But not long after the Champagne buzz wore off, reality set in. Over the first six months, the firm needed to hire more than 100 execs for the business, seamlessly transfer work to avoid a "dark period" sans marketing and, in the midst of it all, introduce a major campaign for Unilever's Clear shampoo .
As a fix, the agency anointed Anna Chitty, U.S. director of business development and marketing at PHD, with the new title of chief transition officer.
On her shoulders was the responsibility of ensuring that the account made a smooth move to PHD from WPP's Mindshare. "We had a very short window that was made available to us. ... It took 100% of my time," said Ms. Chitty. "I moved into a role working with the media director of Unilever China and alongside my CEO at the time to work through the many layers of the business."
Ms. Chitty won over her bosses because of an earlier OMD post she held in China overseeing the transition of the new Intel business. "The difficulty over there was building teams very quickly," she said. "It was pretty tough. We were working with our team internally to build and marry global analytics models with [those of the incumbent], so we could be consistent with observations in the market and make sure local teams had their analysis on time."
That data piece is a key reason the account switches in adland have become far thornier today compared with just a few years ago.
As an official post, a chief transition officer is very rare, and may only be applicable for big accounts and the biggest shops in the business.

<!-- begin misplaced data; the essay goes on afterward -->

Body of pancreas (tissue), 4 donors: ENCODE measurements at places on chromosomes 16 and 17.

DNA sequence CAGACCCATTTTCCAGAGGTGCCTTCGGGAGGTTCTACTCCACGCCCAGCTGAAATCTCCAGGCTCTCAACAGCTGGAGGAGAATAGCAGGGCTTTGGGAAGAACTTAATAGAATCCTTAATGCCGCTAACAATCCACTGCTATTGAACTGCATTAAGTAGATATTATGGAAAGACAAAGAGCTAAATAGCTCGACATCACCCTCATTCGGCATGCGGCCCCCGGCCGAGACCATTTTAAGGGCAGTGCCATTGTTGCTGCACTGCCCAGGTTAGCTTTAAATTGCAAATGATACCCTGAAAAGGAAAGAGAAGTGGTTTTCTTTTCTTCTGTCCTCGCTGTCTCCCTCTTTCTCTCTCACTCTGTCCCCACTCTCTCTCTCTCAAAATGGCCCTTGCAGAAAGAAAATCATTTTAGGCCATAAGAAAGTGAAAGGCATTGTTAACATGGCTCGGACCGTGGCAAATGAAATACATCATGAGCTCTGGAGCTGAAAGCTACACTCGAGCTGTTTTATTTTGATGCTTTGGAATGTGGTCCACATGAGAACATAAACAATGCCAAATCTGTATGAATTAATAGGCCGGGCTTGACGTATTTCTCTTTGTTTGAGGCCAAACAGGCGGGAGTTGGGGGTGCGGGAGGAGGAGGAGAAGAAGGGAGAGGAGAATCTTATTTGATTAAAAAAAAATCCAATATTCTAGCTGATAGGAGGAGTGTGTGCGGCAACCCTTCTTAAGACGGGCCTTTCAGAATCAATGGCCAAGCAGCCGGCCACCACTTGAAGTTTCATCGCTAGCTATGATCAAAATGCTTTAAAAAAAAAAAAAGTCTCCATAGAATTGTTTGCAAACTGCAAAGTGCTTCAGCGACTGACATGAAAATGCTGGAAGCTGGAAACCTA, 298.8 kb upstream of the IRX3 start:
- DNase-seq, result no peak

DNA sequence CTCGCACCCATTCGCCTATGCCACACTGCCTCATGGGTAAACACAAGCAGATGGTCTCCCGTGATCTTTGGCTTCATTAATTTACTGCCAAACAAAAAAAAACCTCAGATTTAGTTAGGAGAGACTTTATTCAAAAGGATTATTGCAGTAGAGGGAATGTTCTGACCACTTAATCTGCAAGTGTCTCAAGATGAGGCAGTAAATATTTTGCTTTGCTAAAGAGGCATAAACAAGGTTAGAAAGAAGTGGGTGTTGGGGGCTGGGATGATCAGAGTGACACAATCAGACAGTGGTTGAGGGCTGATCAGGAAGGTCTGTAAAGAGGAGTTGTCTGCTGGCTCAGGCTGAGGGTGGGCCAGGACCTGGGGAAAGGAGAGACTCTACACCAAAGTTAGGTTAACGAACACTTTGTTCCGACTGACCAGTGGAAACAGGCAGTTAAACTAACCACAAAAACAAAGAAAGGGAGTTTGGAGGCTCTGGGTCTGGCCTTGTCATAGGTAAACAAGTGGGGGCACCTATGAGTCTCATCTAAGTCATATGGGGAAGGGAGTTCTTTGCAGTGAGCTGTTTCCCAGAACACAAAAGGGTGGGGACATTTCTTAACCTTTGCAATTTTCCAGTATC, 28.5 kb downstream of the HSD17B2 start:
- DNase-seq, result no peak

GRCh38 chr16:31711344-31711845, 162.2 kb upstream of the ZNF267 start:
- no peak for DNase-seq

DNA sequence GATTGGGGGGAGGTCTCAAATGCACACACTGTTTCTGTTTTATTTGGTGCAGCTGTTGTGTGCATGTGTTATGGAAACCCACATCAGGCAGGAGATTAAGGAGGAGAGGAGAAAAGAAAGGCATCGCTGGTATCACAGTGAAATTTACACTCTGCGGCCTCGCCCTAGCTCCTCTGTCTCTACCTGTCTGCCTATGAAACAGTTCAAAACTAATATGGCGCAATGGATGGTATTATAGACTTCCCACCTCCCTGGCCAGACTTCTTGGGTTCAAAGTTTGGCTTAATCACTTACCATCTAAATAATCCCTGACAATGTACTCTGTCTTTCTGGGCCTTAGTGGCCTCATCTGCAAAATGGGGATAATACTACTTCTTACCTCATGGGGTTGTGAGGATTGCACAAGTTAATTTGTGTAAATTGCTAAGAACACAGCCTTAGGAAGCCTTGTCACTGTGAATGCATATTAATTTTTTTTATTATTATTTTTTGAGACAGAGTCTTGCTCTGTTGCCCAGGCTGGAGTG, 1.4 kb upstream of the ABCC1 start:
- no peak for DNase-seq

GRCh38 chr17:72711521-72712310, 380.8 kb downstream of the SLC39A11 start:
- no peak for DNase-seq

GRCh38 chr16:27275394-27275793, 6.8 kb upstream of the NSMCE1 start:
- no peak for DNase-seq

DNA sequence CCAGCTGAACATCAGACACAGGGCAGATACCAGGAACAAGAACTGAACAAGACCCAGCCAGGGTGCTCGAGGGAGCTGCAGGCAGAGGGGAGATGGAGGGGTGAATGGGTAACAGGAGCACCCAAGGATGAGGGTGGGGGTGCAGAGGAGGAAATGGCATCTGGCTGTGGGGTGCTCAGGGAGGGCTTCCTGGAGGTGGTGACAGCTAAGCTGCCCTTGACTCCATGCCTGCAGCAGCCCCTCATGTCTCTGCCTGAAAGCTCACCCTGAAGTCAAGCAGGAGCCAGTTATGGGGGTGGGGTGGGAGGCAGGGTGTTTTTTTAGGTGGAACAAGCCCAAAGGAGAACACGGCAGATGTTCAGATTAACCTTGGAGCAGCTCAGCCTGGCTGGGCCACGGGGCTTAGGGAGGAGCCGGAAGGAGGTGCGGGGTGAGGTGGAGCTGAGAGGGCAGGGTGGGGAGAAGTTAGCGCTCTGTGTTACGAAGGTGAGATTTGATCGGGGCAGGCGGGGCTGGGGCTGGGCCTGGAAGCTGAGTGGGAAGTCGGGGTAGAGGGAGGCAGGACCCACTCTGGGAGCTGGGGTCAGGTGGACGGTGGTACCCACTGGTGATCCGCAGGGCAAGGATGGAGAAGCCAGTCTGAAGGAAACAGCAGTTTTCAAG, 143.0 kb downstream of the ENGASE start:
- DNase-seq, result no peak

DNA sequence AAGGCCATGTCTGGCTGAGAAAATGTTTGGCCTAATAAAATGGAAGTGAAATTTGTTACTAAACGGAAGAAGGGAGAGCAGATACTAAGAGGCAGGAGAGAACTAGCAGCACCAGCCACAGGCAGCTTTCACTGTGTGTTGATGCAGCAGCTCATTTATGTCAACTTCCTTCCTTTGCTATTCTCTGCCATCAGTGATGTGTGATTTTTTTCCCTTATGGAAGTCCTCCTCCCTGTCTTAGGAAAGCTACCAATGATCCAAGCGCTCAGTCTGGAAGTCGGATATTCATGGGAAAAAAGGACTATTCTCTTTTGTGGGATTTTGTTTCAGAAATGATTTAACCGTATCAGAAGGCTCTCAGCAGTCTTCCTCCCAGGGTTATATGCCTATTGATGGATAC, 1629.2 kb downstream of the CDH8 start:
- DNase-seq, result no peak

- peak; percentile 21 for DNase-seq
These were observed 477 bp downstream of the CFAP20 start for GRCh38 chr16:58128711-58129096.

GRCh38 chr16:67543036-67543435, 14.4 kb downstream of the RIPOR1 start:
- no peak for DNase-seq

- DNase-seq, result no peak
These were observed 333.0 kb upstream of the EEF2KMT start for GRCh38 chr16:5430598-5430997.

However, the need for agencies to review internal processes for account transitions is vital, no matter what the shop's size -- especially because clients need it to happen faster than ever to ensure there are no gaps in their communications with consumers.
"Verizon is probably the biggest transition we ever handled, and the client told us that it was one of the quickest transitions they ever had," said Brandon Cooke, director-new business development at McGarryBowen. "It was 60 days."
That success is something the agency uses as a selling point. "That's part of what we use from a new-business standpoint when we talk to clients -- a transition plan day-by -day," said Mr. Cooke. "The most important point to remember is to listen to what's important in the afterglow of a win, and make sure it's all accounted for on a weekly checklist until everything is sufficiently transitioned over."
"I've run into [the chief transition officer] title a couple of times, but normally on the more complex and bigger pieces of business, especially in a heavily regulated industry where a specialty is required and where fine print is so important," observed Casey Burnett, lead consultant and director of West Coast operations for search consultancy Roth Associates.
Mr. Burnett thinks media agencies, in comparison to creative agencies, are more prone to create such a role. It comes in handy in identifying a single person to handle everything from file transfers to hiring talent, so senior account supervisors can devote time to the client and get up to speed on the new piece of business, he said.
"Because it's right at the onset of a relationship, if something like a transition goes poorly, it could be a sign of things to come -- and could scare a new client in terms of their relationship with their new agency," said McGarryBowen's Mr. Cooke. "You've sold them, but now this is the first impression they are getting of day-to-day reality of working with one another and if you don't get it exactly right, you put that business at risk."